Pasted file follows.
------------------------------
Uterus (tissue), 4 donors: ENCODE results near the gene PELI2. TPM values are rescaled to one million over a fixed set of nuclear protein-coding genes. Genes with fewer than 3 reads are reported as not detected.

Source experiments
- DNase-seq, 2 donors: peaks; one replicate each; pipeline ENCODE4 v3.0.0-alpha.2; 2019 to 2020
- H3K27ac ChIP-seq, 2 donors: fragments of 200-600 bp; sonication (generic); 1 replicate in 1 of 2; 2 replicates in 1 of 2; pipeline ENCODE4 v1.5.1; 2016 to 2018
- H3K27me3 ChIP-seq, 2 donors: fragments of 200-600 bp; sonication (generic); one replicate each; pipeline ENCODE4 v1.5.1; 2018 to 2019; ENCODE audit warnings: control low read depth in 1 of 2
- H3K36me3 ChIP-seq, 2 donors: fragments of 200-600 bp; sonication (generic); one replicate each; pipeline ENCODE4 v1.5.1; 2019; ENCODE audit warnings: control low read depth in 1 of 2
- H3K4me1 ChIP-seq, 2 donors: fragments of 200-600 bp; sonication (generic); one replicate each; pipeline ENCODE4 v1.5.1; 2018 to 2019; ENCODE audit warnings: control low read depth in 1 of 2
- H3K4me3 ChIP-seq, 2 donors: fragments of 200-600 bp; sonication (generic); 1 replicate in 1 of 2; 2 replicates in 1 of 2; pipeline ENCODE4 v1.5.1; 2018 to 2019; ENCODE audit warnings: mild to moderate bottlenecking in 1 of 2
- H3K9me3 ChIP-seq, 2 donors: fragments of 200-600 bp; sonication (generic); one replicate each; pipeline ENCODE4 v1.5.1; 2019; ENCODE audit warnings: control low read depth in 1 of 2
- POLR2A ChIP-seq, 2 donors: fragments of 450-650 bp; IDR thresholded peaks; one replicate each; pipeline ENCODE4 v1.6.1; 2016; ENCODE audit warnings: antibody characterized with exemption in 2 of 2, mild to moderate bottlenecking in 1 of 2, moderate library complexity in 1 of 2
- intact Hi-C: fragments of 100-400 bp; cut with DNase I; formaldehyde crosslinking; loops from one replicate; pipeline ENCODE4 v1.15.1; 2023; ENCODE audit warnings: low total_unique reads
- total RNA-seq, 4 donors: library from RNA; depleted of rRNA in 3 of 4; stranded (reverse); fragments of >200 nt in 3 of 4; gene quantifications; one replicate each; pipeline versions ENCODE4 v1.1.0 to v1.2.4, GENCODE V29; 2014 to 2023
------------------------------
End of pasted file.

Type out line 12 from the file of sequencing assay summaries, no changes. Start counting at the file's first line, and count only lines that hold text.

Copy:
- total RNA-seq, 4 donors: library from RNA; depleted of rRNA in 3 of 4; stranded (reverse); fragments of >200 nt in 3 of 4; gene quantifications; one replicate each; pipeline versions ENCODE4 v1.1.0 to v1.2.4, GENCODE V29; 2014 to 2023